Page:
Here’s a little game to play. Walk into a room of anonymous swimmers. Take a few minutes to assess the dynamic. Listen to some conversations. Take note of the body language. Now, review the information that has been gathered and try to answer this question: Can you identify the sprinters?
Chances are, you’ll be able to pick a few out, and not just because they’re the athletes who tower over others with their broad shoulders and thick chests. Chances are, they’ll be the ones telling an animated story, arguing boisterously or proclaiming themselves the king of the Checkers game that was played the previous night. Simply, they can’t handle not being the Big Dog.
“I think sprinters are their own breed,” said Brett Hawke, the head coach at Auburn University and a two-time Olympian (2000/2004) for Australia. “The best sprinters have huge egos and project confidence on the outside. I think they’re like that because they live on the edge of being amazing or terrible, and because they deal with hundredths of a second. But I think they’re insecure on the inside. There’s a real vulnerability to them, and I’m not sure why.”
Hawke knows a thing or two about sprinters, and the way they tick. As an athlete, Hawke established himself as a five-time national champion and once held the Australian record in the 50 freestyle. His portfolio includes individual international medals from the Commonwealth Games, Pan Pacific Championships and Goodwill Games, and relay medals from the World Championships.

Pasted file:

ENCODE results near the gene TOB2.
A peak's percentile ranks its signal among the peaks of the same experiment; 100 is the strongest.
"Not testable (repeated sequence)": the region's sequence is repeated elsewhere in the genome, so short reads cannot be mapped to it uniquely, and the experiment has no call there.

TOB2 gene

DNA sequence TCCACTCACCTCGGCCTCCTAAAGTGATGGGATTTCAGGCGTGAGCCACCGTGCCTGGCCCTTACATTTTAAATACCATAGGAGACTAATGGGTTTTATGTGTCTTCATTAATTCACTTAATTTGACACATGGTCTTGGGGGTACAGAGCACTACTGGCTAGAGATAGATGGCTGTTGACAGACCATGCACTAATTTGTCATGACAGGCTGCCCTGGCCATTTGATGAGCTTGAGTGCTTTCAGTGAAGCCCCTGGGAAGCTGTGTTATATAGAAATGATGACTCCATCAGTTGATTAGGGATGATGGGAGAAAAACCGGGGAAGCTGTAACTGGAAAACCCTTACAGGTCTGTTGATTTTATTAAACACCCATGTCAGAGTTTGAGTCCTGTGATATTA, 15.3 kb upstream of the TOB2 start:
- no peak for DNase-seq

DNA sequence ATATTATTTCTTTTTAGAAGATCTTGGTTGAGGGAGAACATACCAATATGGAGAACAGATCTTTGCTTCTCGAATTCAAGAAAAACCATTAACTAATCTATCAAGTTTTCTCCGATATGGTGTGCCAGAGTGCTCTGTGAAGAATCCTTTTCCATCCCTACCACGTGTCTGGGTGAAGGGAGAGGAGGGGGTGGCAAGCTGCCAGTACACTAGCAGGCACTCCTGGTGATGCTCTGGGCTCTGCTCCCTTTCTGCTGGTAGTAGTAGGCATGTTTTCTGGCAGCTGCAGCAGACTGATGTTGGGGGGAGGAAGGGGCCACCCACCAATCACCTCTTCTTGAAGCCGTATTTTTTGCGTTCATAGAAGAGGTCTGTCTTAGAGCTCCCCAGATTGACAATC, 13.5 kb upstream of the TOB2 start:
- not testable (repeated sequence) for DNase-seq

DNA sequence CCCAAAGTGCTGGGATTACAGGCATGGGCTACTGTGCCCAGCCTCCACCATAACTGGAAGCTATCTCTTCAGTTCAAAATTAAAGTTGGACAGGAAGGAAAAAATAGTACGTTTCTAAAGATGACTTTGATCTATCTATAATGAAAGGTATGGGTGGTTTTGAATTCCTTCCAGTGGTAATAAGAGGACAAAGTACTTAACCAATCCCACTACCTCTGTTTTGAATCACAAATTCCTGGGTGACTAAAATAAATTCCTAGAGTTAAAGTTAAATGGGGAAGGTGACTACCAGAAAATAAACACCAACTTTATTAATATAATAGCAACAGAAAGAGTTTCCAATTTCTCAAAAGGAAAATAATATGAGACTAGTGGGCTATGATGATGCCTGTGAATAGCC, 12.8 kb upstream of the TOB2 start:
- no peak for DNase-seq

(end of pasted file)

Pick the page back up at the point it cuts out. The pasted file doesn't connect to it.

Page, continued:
On the coaching front, Hawke has been equally successful, guiding Auburn to an NCAA title in 2009 and developing some of the top sprinters in the world, including Olympic champion Cesar Cielo of Brazil and Frenchman Fred Bousquet. His current stable includes Brazilian Bruno Fratus, a medal contender in the 50 freestyle on home soil at this summer’s Olympic Games in Rio de Janeiro.
Hawke knows how he is going to get Fratus in position to peak for the biggest meet of his career, and it will require turning to the vast amount of information that he has gathered through the years. Consider his mind a notebook filled with tactics to bring out the best in his swimmers.
“For anyone, but particularly sprinters, it’s important they believe in themselves and project a huge confidence,” Hawke said. “They need the competition to know they are feeling good about what they are going to do. If their ego is not ginormous, they’re not going to win. At the same time, they need their coaches and teammates to tell them they are the best. They need constant assurance.”
Going hand in hand with their sizable egos, sprinters tend to bring considerable flair to the ready room and starting blocks. Gary Hall Jr., the American 10-time Olympic medalist, frequently wore a boxing robe and trunks on the deck, and routinely played to the crowd. When he was on top of the world, Cielo would hit himself. Whatever it took to get the blood flowing, that was the way to go.
For Hawke, there are other attributes he seeks in a potential sprint star.
“I want someone with an internal hunger and drive,” he said. “A teenage phenom might come along, but I’ll look for someone who might not be the best, but has strong qualities. They’ll have a desire to be the best and hate losing. Those characteristics are key.”